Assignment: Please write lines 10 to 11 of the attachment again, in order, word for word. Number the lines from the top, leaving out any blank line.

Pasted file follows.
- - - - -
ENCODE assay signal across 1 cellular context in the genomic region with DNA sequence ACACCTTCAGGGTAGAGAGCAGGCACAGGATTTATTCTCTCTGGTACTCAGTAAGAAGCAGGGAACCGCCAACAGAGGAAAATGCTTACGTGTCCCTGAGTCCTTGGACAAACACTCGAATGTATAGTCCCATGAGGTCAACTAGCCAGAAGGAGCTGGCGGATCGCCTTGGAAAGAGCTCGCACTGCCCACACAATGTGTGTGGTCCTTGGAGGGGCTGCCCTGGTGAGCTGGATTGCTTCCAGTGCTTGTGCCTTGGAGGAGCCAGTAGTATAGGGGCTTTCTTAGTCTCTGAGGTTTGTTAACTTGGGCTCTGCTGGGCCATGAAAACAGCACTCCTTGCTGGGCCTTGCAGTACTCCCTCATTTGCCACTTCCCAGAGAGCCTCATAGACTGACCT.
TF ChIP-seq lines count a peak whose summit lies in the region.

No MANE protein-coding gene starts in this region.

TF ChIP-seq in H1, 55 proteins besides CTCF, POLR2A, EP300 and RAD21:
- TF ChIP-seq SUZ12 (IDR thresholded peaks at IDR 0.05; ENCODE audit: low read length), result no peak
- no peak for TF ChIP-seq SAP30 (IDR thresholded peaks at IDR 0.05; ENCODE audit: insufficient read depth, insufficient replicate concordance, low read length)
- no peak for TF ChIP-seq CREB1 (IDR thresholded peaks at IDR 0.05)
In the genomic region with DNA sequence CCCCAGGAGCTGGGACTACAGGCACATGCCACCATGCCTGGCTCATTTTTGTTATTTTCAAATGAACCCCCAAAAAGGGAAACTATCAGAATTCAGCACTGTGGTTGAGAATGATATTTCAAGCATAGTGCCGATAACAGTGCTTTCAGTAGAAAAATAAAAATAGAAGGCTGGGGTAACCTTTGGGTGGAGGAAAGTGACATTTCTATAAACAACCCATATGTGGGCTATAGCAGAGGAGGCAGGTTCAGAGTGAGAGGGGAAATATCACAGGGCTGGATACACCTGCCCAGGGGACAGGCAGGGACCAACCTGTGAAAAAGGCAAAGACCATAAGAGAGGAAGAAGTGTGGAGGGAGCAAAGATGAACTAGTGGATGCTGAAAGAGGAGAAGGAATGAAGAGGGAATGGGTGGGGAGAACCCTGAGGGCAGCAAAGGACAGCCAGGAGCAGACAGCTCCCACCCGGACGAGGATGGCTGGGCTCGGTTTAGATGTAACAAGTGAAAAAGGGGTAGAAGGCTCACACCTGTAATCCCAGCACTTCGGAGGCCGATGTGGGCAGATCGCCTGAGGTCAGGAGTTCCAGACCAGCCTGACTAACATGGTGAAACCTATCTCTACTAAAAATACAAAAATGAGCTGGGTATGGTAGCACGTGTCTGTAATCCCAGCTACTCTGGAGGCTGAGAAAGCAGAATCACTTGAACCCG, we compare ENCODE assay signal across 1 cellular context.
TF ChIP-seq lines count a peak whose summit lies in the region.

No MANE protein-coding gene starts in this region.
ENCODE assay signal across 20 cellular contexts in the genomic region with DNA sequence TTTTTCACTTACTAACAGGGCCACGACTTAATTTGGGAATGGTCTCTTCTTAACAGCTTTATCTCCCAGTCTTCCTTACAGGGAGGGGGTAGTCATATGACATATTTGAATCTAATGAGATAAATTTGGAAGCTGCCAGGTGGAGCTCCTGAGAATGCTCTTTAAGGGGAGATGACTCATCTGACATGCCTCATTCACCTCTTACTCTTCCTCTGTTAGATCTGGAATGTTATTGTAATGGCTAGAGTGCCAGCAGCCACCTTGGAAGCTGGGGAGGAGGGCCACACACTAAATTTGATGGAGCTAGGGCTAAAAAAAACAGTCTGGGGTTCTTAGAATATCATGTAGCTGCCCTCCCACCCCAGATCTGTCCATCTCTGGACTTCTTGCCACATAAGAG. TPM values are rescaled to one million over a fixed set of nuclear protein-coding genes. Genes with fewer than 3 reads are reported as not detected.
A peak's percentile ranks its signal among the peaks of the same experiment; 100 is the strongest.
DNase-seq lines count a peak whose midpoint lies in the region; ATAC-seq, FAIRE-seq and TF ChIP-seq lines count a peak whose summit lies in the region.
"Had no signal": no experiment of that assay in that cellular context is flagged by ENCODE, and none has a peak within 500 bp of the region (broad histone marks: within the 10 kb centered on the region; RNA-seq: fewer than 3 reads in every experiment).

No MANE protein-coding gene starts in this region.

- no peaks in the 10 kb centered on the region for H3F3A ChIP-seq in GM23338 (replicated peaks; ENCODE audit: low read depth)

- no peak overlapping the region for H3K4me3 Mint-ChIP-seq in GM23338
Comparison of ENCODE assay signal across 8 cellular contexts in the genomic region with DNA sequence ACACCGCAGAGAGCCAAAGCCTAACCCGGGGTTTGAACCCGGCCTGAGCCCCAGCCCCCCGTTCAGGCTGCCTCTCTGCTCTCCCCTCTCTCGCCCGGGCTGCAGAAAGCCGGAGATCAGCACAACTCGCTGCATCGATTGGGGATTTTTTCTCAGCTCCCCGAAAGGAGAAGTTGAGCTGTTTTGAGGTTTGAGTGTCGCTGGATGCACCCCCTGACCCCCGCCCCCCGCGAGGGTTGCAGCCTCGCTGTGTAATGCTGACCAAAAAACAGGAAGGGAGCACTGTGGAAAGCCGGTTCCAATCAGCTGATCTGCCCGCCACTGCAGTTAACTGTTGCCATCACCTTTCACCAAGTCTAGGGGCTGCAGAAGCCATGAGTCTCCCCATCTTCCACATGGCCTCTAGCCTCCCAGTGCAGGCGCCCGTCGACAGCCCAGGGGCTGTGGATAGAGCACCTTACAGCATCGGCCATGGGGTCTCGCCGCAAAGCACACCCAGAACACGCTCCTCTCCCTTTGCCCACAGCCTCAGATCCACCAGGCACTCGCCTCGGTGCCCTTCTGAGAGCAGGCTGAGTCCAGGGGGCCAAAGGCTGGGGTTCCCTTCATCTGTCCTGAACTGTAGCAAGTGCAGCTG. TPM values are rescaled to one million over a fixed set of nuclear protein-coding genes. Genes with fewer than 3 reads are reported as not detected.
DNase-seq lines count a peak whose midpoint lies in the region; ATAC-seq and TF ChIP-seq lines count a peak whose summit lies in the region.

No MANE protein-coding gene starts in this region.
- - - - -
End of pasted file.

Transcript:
No MANE protein-coding gene starts in this region.
ENCODE assay signal across 20 cellular contexts in the genomic region with DNA sequence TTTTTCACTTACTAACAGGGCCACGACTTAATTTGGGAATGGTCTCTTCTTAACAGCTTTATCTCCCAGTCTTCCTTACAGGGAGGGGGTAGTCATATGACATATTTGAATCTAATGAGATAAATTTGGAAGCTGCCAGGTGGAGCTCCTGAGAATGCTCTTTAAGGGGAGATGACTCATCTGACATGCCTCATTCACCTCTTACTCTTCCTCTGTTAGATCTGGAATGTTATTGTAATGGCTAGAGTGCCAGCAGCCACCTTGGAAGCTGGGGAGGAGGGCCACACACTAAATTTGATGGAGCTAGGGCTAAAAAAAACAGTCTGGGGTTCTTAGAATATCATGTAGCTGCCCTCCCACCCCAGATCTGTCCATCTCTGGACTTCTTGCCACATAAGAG. TPM values are rescaled to one million over a fixed set of nuclear protein-coding genes. Genes with fewer than 3 reads are reported as not detected.